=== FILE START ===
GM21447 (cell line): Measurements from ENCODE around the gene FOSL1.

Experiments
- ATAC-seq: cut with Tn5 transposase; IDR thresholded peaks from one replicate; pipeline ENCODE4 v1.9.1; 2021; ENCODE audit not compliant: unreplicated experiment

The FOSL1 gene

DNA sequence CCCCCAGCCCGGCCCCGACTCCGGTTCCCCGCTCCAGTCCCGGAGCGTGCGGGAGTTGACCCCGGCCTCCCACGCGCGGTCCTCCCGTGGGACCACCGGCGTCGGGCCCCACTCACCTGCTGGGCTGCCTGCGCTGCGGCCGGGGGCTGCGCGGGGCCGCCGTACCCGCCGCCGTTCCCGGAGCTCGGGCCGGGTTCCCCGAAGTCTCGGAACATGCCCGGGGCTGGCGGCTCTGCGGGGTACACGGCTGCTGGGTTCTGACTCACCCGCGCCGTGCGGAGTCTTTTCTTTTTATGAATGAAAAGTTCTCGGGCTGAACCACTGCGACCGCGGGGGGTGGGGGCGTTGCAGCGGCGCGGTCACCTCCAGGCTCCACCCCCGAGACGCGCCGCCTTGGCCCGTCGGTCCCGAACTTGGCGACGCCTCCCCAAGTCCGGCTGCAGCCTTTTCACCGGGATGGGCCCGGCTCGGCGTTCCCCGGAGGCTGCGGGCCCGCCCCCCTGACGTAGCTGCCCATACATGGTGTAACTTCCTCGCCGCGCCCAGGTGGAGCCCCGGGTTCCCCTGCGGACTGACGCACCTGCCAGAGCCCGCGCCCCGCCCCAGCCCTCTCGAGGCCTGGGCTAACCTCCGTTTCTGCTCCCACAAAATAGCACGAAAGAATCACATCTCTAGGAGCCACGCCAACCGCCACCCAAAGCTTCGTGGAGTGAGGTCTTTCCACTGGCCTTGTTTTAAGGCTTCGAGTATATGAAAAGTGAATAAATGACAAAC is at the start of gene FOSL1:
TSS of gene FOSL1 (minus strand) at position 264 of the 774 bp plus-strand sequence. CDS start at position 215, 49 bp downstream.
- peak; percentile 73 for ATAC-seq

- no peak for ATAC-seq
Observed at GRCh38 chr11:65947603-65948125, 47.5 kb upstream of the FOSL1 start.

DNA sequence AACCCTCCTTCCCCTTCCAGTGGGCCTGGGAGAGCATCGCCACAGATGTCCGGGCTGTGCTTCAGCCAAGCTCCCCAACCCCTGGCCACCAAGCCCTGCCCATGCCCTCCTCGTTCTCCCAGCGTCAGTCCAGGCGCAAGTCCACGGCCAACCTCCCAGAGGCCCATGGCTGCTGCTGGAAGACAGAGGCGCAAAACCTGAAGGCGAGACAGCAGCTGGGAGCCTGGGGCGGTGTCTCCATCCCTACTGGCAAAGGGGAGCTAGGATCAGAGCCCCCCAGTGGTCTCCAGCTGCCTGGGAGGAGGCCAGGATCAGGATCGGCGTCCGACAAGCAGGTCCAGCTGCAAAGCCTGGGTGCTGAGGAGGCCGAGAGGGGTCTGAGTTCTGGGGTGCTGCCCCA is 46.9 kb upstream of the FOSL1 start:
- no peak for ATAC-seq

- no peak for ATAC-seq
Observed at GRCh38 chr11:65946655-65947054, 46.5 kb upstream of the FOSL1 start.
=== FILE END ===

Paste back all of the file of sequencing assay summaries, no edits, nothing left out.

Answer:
GM21447 (cell line): Measurements from ENCODE around the gene FOSL1.

Experiments
- ATAC-seq: cut with Tn5 transposase; IDR thresholded peaks from one replicate; pipeline ENCODE4 v1.9.1; 2021; ENCODE audit not compliant: unreplicated experiment

The FOSL1 gene

DNA sequence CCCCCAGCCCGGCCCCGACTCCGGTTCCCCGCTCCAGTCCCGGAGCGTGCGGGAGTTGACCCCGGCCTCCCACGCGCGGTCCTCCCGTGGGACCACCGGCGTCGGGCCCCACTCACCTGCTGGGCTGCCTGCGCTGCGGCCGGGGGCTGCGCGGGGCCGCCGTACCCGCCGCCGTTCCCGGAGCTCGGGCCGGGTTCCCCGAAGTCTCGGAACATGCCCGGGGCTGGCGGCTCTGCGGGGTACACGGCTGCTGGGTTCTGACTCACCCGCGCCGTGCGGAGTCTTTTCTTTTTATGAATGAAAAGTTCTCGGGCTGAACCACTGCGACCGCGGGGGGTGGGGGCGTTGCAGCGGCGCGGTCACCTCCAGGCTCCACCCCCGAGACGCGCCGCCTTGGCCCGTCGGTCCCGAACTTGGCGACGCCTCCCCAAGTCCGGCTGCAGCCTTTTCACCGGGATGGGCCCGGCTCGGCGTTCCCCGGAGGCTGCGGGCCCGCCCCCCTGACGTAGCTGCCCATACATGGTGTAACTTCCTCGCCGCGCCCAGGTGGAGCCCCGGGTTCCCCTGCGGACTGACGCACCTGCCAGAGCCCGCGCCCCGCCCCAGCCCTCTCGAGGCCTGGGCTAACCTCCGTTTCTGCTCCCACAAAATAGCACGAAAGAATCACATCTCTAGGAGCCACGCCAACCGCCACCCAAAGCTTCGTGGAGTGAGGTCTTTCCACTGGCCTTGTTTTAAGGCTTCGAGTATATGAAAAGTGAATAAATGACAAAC is at the start of gene FOSL1:
TSS of gene FOSL1 (minus strand) at position 264 of the 774 bp plus-strand sequence. CDS start at position 215, 49 bp downstream.
- peak; percentile 73 for ATAC-seq

- no peak for ATAC-seq
Observed at GRCh38 chr11:65947603-65948125, 47.5 kb upstream of the FOSL1 start.

DNA sequence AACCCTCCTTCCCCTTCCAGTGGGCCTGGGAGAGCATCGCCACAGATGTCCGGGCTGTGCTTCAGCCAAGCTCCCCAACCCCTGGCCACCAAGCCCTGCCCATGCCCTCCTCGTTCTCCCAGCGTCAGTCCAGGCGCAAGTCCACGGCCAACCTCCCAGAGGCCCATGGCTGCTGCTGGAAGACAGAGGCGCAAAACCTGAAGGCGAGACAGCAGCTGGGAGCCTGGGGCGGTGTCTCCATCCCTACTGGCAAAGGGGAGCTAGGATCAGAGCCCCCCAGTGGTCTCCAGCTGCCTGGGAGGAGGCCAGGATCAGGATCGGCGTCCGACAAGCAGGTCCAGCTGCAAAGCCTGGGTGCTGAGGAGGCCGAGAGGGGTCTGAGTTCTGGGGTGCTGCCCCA is 46.9 kb upstream of the FOSL1 start:
- no peak for ATAC-seq

- no peak for ATAC-seq
Observed at GRCh38 chr11:65946655-65947054, 46.5 kb upstream of the FOSL1 start.